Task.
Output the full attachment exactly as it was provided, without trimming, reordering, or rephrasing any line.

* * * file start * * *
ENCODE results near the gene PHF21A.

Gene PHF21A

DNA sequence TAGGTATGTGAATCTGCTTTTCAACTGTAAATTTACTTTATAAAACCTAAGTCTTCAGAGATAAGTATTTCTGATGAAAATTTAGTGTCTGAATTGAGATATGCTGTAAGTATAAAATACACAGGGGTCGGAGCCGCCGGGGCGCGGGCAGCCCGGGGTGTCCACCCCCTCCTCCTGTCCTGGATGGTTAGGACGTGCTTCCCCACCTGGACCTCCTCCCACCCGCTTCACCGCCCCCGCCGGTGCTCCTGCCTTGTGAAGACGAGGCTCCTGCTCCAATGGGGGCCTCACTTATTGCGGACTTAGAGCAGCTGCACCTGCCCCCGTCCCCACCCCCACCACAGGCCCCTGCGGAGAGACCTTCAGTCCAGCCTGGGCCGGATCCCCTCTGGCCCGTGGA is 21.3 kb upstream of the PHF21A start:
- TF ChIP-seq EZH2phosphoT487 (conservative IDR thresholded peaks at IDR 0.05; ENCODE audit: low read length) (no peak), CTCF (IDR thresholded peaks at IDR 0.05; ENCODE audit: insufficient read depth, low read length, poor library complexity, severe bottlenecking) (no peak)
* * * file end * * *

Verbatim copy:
ENCODE results near the gene PHF21A.

Gene PHF21A

DNA sequence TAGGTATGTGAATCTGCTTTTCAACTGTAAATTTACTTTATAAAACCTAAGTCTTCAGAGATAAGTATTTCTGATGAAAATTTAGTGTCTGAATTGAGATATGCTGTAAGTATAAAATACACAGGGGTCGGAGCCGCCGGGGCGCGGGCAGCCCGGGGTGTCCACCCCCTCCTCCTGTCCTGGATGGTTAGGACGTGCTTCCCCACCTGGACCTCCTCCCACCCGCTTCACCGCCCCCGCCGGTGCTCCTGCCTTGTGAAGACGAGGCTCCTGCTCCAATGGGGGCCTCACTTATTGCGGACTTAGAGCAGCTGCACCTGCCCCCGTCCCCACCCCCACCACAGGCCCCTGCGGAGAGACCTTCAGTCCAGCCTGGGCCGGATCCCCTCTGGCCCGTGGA is 21.3 kb upstream of the PHF21A start:
- TF ChIP-seq EZH2phosphoT487 (conservative IDR thresholded peaks at IDR 0.05; ENCODE audit: low read length) (no peak), CTCF (IDR thresholded peaks at IDR 0.05; ENCODE audit: insufficient read depth, low read length, poor library complexity, severe bottlenecking) (no peak)